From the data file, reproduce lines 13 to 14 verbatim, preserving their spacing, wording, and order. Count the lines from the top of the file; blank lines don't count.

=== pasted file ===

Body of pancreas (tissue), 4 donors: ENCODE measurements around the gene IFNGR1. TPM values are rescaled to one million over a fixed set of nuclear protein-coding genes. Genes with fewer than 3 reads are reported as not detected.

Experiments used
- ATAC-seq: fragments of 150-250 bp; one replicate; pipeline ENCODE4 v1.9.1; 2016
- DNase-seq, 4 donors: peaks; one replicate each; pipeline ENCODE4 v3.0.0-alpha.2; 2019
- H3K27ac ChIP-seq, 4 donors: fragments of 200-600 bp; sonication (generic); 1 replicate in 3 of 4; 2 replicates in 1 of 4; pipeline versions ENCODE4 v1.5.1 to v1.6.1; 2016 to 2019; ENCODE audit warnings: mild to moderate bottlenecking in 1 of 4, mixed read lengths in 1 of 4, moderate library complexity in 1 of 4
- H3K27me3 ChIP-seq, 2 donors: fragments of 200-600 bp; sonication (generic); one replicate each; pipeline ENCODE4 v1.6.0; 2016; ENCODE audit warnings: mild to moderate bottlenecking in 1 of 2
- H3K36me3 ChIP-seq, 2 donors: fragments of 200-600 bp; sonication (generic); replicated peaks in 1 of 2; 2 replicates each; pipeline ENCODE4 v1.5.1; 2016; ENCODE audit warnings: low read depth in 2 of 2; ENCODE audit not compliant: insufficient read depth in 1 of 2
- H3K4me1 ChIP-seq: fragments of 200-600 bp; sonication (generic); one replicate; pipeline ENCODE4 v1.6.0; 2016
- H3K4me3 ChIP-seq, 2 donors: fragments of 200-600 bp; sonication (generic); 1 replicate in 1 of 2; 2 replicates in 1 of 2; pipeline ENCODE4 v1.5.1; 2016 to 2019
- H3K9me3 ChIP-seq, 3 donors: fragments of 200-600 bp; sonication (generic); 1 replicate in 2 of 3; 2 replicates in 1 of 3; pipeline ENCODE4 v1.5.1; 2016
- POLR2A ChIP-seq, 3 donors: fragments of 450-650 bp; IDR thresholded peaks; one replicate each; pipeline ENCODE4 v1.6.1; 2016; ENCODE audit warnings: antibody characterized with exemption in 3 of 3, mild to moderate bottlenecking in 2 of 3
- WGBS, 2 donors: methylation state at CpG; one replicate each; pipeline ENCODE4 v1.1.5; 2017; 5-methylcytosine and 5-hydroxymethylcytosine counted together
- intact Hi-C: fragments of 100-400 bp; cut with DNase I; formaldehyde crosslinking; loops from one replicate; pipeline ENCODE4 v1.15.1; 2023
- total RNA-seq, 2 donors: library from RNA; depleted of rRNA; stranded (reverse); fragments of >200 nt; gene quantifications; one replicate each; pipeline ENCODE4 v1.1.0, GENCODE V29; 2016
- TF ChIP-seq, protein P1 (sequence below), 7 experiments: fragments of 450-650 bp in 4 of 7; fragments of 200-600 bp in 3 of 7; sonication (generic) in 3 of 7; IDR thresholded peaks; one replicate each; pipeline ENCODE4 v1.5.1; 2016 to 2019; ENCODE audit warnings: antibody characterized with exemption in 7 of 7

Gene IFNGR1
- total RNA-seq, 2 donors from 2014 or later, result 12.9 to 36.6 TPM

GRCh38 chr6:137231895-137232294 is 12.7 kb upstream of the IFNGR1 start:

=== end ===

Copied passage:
- intact Hi-C: fragments of 100-400 bp; cut with DNase I; formaldehyde crosslinking; loops from one replicate; pipeline ENCODE4 v1.15.1; 2023
- total RNA-seq, 2 donors: library from RNA; depleted of rRNA; stranded (reverse); fragments of >200 nt; gene quantifications; one replicate each; pipeline ENCODE4 v1.1.0, GENCODE V29; 2016